Love with its related practical “where will we live” issues, should not get attention only on February 14 or during February. Anticipating the Valentine’s pressures ahead, PJ Wade offers an advance peek at how love and real estate can both come out ahead.
Love and the related practical aspects of it, like “where will we live,” should not get attention only on February 14 or during February.
Love usually hits at unexpected moments, even randomly. Ask couples how they got together and, frequently, it was a surprise or an unexpected meeting.
Keep improving your financial literacy, clarifying real estate goals, and improving your financial position and, when love pops in, you may be in good shape to go for it, love and real estate, that is. You may even move those real estate goals forward to accommodate your new love interest.
The following Seven Perspectives on “Being in the Right Place, at the Right Time” may help you bring love into focus:
#1. In The Right Company
Love can hit randomly, so the people you associate with may dictate who you eventually connect with. One principal of business tells entrepreneurs to associate with those they want to emulate, whose path they would like to duplicate, or those who have visions for the future that drive them on. One school of thought tells us success lies in thinking of our lives and our interest in real estate as if it were a business. Aim to be the CEO of your life goals and you may be attracted to people with similar real estate dreams.
#2. Money Match
If you’re a committed shopaholic, is your dream partner one, too? If you watch every penny, do you aim for a partner who duplicates your thriftiness? Those who are sold on working toward goals, like buying a waterfront property or a farm, may discover their match through a shared interest in the lifestyles related to owning these types of properties. Paths may cross at courses or conferences, which attract people with these goals. Shared real estate dreams may bring people together and keep them together. However, match a goal-oriented real estate dreamer with someone intent on living for today and they may combine forces to achieve more, sooner. The key ingredient is not similarity of real-estate style, but respect for each other’s point of view and willingness to work together to achieve more.
#3. Overcoming Financial Baggage
Ending up in debt after you graduate does not mean you are condemned to financial insecurity. Alone or with a partner you can learn how to improve your financial circumstances. Persistence is the key here. Those who have finally gained financial literacy and stability by working their way out of credit card debt, student loan debt, personal bankruptcy, or a difficult divorce settlement would usually not be attracted to someone who may be in the middle of financial problems like these. That’s why discussions regarding certain financial topics are not commonly considered ideal first-, second-, or even third-date conversations. But they should be. They can be. Try a gentle hint, an open-ended query, briefly relating an amusing financial experience, or asking who’s going to pay for dinner. Revealing reactions may give a hint that there may be more to uncover. Open dialogue is a valuable part of relationship building, especially the long-term kind, so don’t be shy. Just don’t interrogate.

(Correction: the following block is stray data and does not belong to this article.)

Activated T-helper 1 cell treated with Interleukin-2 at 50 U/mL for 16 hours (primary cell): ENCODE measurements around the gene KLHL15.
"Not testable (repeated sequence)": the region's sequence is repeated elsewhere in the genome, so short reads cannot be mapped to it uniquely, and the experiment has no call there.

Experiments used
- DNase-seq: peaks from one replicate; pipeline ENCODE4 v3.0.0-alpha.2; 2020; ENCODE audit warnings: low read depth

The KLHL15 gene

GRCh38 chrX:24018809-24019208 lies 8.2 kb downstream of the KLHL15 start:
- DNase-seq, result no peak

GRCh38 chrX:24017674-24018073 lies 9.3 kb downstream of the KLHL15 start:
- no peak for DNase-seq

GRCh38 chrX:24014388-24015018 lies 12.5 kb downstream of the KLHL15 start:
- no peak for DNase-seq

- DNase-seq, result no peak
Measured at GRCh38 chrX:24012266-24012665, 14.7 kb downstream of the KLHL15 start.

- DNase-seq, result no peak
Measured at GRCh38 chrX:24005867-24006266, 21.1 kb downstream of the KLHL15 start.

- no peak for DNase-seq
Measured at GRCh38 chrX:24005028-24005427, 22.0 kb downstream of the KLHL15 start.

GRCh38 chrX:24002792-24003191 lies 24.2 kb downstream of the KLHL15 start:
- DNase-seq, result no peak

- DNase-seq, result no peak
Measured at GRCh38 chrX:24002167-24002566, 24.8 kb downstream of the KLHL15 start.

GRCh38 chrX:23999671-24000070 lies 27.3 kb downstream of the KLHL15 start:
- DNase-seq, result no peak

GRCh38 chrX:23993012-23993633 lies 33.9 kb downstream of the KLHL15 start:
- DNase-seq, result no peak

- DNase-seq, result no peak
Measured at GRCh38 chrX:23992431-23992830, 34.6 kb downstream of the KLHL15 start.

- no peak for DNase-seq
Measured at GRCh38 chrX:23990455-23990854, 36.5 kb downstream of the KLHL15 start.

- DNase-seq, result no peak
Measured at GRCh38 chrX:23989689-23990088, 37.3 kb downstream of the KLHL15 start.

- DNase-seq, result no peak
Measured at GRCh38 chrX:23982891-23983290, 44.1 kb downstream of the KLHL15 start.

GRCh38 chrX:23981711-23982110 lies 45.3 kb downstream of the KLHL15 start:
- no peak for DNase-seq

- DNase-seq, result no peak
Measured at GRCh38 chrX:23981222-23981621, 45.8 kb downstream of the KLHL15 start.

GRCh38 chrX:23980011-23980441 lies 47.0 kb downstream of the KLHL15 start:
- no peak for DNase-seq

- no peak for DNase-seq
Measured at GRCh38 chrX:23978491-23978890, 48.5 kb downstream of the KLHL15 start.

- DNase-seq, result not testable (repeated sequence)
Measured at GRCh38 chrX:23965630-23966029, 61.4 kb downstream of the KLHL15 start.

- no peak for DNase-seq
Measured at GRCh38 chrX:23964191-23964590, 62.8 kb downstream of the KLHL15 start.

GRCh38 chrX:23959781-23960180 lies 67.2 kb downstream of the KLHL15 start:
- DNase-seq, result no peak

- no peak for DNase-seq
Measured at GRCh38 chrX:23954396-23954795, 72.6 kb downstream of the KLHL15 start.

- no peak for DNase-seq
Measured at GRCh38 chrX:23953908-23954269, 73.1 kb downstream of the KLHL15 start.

#4. Avoid The Fixer Role
People with financial problems often blame others or the economy for their situation. They may be right to some extent, but neither will get them out of their financial problems. Only they can do that. There’s a big difference between someone who is committed to changing spending patterns, who is actively improving their damaged credit score, or has mapped out realistic real estate goals, and someone who just talks, but changes little. Step back. Don’t rush to be the helper or caregiver for someone with financial problems. Wait and see if there is significant evidence that the individual has made a personal commitment to financial change. There’s a lot of fish in that sea, so don’t be shy about throwing a few back.
#5. A Work In Progress
On the other hand, if you’re the one committed to recovering from recent financial disaster, kudos to you. Persistence pays. Don’t be embarrassed or ashamed about your past. It’s what you do with your present and future that really matter. At first meetings or even after a date or two, honesty may be scarce. However, it’s no good spinning stories to stay in the dating game when there’s a big financial truth to tell. Relate your story well, with intelligence and forthrightness, and you may discover someone who sees you, not your financial misstep. If not, move on joyfully.
#6. Taking The Financial Plunge Together
If your relationship is underway, you should now be clear about your partner’s financial philosophy or know the reason why not. Before you agree to joint accounts and “shared anything” financial from a car loan, credit card, rental lease, or home purchase, be sure you’re not going to be left alone with the debt. Asking questions and taking precautions after you’re stuck with someone else’s debt is disastrous. First, be clear that you’re both on solid financial ground and are committed to the relationship. Do you have a financial or investment advisor? Involving them in joint financial planning may move you both ahead more sanely. Dreaming and hoping are not substitutes for knowing when it comes to finances and real estate.
#7. Love Is Expensive
As February 14 approaches, the pressure to spend, spend, spend to demonstrate your love is going to be coming from all directions, online and off. Celebrate in ways that reveal genuine affection and love. Side-step marketing pitches. Consider saving the “big love” dollars to put your real estate plans in motion. Remember, the lower your credit card debt, the larger the mortgage you’ll qualify for. Now that’s love actually.